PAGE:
In my last post, I outlined the new alignment issue within modern B2B organizations: marketing vs the customer success team. It’s a real problem as it can result in a poor customer experience and organizational inefficiencies.
I happen to have worked with companies that have done an exceptional job at bridging the gap between marketing and customer success and wanted to share what I’ve learned. Was it always a perfect, kumbaya relationship? No and I never expected it to be. When you have really smart people with lots of great ideas, there will always be some conflict and that’s healthy. What you can do is recognize this alignment issue and put processes in place to maximize their output for the benefit of the customer and mitigate issues.
Here are my tips to creating a better relationship between marketing & customer success:
- Communicate, communicate, communicate. Both teams need to be more transparent on what they are working on. This can start with marketing sending the customer success team regular updates on campaigns targeted at customers. This should include the campaign dates, goals, content/call to action, design samples and the results. Representatives from each team should do lunch and learns or present at each other’s team meetings. I would also recommend setting up a weekly or bi-weekly meeting between marketing and customer success. Typically, it’s the customer marketing manager and a member of the customer success team. Here are the joint responsibilities for these meetings:
a. Marketing: Update the customer success team on customer campaigns being deployed. Make sure they understand why they are running them and the impact they will have. Ask the customer success team what type of materials or content could help them. Marketing should also solicit assistance from the customer success team to help boost the success of customer campaigns.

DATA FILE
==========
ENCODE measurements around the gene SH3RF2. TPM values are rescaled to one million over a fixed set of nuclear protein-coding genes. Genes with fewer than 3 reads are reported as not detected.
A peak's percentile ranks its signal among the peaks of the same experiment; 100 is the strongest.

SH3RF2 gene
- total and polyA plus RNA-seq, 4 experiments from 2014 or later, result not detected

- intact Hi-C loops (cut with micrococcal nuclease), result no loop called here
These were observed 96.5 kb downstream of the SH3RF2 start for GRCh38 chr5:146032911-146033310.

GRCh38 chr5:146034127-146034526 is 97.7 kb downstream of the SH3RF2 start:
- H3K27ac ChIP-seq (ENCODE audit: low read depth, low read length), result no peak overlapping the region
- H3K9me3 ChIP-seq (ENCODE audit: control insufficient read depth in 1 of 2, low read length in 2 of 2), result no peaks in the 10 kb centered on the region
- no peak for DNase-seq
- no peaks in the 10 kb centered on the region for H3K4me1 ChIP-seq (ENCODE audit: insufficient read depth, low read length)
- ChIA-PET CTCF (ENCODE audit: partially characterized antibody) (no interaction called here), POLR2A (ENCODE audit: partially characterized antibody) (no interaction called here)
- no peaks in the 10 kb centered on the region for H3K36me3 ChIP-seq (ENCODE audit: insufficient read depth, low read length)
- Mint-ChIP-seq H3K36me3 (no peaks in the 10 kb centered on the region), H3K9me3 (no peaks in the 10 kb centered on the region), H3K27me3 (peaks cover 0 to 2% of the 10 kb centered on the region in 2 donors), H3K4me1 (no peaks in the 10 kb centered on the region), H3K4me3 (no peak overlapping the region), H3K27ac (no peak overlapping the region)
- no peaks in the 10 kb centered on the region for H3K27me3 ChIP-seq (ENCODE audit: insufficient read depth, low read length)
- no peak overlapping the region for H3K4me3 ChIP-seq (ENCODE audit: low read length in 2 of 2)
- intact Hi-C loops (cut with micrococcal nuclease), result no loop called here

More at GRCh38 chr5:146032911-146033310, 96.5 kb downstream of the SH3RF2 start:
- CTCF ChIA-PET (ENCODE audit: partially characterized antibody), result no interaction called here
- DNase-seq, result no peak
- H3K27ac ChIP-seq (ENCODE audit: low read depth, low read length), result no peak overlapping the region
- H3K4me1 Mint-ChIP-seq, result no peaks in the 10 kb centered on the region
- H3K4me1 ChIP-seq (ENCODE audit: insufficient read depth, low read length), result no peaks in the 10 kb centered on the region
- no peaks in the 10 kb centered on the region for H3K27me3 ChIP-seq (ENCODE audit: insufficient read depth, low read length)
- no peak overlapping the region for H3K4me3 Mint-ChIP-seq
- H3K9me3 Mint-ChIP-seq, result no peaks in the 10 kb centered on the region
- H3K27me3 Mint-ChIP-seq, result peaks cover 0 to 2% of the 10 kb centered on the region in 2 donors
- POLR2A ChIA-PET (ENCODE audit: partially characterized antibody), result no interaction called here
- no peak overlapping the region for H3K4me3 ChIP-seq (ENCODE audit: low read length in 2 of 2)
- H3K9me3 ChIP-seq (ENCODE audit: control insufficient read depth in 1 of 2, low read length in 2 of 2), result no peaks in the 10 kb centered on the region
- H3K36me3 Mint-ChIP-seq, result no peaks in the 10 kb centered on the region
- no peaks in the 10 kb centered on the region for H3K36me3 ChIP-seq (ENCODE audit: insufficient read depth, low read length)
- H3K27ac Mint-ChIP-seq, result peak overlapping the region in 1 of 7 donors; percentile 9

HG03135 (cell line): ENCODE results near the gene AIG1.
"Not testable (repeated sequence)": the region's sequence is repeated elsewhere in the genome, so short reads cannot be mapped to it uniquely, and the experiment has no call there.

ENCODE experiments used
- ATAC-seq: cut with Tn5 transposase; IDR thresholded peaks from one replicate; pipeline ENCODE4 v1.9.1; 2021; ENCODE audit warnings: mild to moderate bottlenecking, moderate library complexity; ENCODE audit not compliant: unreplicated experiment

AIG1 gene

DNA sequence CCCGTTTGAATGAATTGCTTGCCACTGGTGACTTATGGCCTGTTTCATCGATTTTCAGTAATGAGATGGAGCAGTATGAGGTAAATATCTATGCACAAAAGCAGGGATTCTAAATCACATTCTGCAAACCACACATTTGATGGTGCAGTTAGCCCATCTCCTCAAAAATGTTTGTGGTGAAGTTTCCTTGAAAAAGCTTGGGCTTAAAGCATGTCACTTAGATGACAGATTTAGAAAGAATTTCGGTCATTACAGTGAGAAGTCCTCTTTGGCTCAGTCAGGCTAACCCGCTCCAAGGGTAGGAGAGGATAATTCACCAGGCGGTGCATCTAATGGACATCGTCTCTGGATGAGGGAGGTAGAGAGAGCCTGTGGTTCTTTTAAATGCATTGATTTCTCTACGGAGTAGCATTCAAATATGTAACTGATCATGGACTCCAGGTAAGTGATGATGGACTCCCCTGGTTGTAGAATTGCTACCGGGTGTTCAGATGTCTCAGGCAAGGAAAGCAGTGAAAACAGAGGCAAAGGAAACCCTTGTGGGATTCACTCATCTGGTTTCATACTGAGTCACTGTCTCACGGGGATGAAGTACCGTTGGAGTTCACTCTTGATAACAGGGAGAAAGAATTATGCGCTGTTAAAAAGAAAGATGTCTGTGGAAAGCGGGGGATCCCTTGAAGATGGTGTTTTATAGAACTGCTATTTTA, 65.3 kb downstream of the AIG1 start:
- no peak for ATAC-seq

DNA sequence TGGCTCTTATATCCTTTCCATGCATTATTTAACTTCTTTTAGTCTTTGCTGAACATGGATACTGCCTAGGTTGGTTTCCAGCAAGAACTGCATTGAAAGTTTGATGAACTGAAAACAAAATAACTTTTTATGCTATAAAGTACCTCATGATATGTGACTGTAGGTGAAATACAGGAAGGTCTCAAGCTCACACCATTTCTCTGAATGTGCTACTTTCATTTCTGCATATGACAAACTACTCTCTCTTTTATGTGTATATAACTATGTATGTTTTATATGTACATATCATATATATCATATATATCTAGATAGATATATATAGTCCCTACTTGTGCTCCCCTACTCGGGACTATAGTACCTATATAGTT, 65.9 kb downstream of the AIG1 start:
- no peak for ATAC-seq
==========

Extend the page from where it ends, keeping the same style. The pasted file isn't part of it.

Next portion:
b. Customer Success: Update marketing about recent customer successes and provide insight on challenges that customers face. Customer success should ask marketing how they can help out marketing. This could include promoting an upcoming event or contributing to a blog post on a relevant topic.
I would even recommend that CS and marketing get together in person as part of quarterly “kick off” meetings. Nothing resolves conflict and improves communication better than in person meetings. Consider a team event where each member gets to know each other better. Eliminate any passive aggressiveness or internal politics that may exist. Remember, it’s your customers and ultimately your business that will suffer if internal squabbles persist.
- Set up common metrics and make these transparent and visible.This will take some executive input but it’s worth it. Listen up CMOs and CCOs. Here are a few ideas to consider:
a. Marketing: Part of how marketing is measured should be on retention or net-MRR (total revenue generated vs total revenue lost on a certain period). If you have a customer marketing team in place (which you should), it only makes sense to be measured based on these metrics.
b. Customer Success: Include a metric such as the number of referencable clients or a metric around advocate activities that your customers perform. When customers are referencable and/or performing advocate activities, they will be in a position to further marketing’s goals by providing content for case studies & videos as well as provide easy access to customers for sales references, press & analyst interviews and speaking opportunities. Sales loves these types of metrics as well because it demonstrates how focused customer success is on helping attain new customers.
- Support each other. This is part of having common metrics and open communication. If the marketing team needs more attendees to a webinar, CS should assist by promoting the webinar to customers and getting them to share it on their social networks. This can easily be done by CS by adding a link to their email signature that asks customers to register and share the webinar. If CS needs some design work for a project they are working on, marketing should step up and assist.